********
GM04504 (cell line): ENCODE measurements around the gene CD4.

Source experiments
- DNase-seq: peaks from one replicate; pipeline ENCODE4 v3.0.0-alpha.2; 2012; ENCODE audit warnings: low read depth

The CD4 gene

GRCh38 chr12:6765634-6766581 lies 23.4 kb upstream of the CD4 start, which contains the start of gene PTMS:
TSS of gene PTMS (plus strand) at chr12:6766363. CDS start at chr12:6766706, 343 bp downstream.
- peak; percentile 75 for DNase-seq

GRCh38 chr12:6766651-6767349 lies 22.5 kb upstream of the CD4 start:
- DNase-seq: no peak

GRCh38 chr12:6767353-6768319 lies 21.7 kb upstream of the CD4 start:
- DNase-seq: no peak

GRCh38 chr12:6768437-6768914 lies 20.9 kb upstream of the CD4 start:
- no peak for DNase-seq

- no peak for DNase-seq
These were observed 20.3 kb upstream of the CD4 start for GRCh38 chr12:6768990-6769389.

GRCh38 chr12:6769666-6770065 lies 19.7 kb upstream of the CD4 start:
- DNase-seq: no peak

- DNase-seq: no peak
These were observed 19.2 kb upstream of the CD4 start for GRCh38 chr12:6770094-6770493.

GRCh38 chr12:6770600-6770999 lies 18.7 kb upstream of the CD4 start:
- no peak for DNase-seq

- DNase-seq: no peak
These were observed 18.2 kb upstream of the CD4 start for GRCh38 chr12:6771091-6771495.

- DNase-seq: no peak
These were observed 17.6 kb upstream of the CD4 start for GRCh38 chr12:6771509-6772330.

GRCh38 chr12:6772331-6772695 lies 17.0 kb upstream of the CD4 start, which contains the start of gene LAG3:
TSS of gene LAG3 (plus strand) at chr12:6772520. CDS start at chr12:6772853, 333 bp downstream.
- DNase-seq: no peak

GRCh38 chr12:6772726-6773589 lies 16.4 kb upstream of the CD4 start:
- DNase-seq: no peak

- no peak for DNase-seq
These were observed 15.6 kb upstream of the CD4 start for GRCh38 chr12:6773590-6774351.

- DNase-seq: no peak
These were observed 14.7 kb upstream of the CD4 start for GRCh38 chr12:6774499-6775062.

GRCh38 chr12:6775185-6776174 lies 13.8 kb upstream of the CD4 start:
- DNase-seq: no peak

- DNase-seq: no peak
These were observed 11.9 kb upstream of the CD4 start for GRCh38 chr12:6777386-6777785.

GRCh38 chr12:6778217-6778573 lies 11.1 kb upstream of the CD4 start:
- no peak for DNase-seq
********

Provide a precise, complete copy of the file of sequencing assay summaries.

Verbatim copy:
GM04504 (cell line): ENCODE measurements around the gene CD4.

Source experiments
- DNase-seq: peaks from one replicate; pipeline ENCODE4 v3.0.0-alpha.2; 2012; ENCODE audit warnings: low read depth

The CD4 gene

GRCh38 chr12:6765634-6766581 lies 23.4 kb upstream of the CD4 start, which contains the start of gene PTMS:
TSS of gene PTMS (plus strand) at chr12:6766363. CDS start at chr12:6766706, 343 bp downstream.
- peak; percentile 75 for DNase-seq

GRCh38 chr12:6766651-6767349 lies 22.5 kb upstream of the CD4 start:
- DNase-seq: no peak

GRCh38 chr12:6767353-6768319 lies 21.7 kb upstream of the CD4 start:
- DNase-seq: no peak

GRCh38 chr12:6768437-6768914 lies 20.9 kb upstream of the CD4 start:
- no peak for DNase-seq

- no peak for DNase-seq
These were observed 20.3 kb upstream of the CD4 start for GRCh38 chr12:6768990-6769389.

GRCh38 chr12:6769666-6770065 lies 19.7 kb upstream of the CD4 start:
- DNase-seq: no peak

- DNase-seq: no peak
These were observed 19.2 kb upstream of the CD4 start for GRCh38 chr12:6770094-6770493.

GRCh38 chr12:6770600-6770999 lies 18.7 kb upstream of the CD4 start:
- no peak for DNase-seq

- DNase-seq: no peak
These were observed 18.2 kb upstream of the CD4 start for GRCh38 chr12:6771091-6771495.

- DNase-seq: no peak
These were observed 17.6 kb upstream of the CD4 start for GRCh38 chr12:6771509-6772330.

GRCh38 chr12:6772331-6772695 lies 17.0 kb upstream of the CD4 start, which contains the start of gene LAG3:
TSS of gene LAG3 (plus strand) at chr12:6772520. CDS start at chr12:6772853, 333 bp downstream.
- DNase-seq: no peak

GRCh38 chr12:6772726-6773589 lies 16.4 kb upstream of the CD4 start:
- DNase-seq: no peak

- no peak for DNase-seq
These were observed 15.6 kb upstream of the CD4 start for GRCh38 chr12:6773590-6774351.

- DNase-seq: no peak
These were observed 14.7 kb upstream of the CD4 start for GRCh38 chr12:6774499-6775062.

GRCh38 chr12:6775185-6776174 lies 13.8 kb upstream of the CD4 start:
- DNase-seq: no peak

- DNase-seq: no peak
These were observed 11.9 kb upstream of the CD4 start for GRCh38 chr12:6777386-6777785.

GRCh38 chr12:6778217-6778573 lies 11.1 kb upstream of the CD4 start:
- no peak for DNase-seq